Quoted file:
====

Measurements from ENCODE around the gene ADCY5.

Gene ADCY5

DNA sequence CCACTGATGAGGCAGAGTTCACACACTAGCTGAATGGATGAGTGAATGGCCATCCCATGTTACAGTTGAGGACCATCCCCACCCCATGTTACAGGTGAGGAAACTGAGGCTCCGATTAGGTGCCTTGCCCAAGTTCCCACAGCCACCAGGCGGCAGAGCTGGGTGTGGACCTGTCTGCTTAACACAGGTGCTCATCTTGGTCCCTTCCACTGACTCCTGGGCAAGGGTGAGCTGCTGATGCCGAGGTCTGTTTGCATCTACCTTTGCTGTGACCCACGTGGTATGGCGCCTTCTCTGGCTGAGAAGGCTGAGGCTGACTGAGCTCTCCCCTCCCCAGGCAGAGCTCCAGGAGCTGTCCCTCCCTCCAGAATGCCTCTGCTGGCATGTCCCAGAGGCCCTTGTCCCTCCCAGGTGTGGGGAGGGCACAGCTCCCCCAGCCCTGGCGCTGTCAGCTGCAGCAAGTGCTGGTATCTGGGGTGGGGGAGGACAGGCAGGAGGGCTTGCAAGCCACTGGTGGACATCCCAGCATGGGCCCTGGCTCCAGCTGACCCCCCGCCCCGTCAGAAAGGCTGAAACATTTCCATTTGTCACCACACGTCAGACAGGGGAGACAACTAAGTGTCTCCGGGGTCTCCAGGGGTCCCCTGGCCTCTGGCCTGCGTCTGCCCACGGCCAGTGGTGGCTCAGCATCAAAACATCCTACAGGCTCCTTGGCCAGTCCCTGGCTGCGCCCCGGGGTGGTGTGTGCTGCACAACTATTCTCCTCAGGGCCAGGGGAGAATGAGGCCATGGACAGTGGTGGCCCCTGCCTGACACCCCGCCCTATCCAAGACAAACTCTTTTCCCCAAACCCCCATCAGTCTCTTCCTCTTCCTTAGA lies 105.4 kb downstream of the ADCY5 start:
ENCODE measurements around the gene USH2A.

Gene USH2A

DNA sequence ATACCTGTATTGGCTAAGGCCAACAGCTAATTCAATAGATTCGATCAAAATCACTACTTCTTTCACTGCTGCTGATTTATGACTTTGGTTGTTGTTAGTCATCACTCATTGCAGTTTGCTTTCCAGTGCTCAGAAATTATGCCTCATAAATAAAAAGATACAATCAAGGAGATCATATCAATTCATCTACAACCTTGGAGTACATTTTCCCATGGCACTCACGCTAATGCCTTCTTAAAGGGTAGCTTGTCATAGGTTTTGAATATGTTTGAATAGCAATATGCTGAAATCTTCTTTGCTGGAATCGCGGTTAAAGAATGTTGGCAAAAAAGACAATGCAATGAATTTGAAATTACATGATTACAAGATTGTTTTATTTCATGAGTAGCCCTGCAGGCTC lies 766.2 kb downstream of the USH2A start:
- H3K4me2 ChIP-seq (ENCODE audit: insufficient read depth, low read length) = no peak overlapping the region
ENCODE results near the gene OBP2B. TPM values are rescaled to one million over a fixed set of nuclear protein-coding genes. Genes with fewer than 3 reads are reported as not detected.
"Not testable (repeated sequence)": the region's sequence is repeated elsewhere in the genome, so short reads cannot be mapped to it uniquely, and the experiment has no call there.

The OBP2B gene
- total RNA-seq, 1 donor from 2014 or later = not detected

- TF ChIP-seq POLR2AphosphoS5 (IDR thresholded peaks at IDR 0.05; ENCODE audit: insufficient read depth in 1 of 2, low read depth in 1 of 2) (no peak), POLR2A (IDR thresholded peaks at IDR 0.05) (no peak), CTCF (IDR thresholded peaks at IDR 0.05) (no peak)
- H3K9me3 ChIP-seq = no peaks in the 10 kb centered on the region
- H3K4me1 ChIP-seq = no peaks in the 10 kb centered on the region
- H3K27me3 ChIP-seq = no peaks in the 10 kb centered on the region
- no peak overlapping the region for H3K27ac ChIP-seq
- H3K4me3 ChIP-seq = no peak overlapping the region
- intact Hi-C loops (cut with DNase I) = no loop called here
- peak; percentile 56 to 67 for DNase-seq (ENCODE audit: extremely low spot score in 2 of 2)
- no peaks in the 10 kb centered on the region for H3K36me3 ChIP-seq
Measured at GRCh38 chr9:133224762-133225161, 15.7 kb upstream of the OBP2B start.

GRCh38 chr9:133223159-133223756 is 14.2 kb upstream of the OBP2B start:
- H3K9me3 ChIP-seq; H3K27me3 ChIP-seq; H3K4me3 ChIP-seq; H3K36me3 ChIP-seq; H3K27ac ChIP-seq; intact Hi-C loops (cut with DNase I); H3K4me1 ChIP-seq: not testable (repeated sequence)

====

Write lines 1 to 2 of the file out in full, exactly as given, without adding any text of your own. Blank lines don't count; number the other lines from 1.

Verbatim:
Measurements from ENCODE around the gene ADCY5.

Gene ADCY5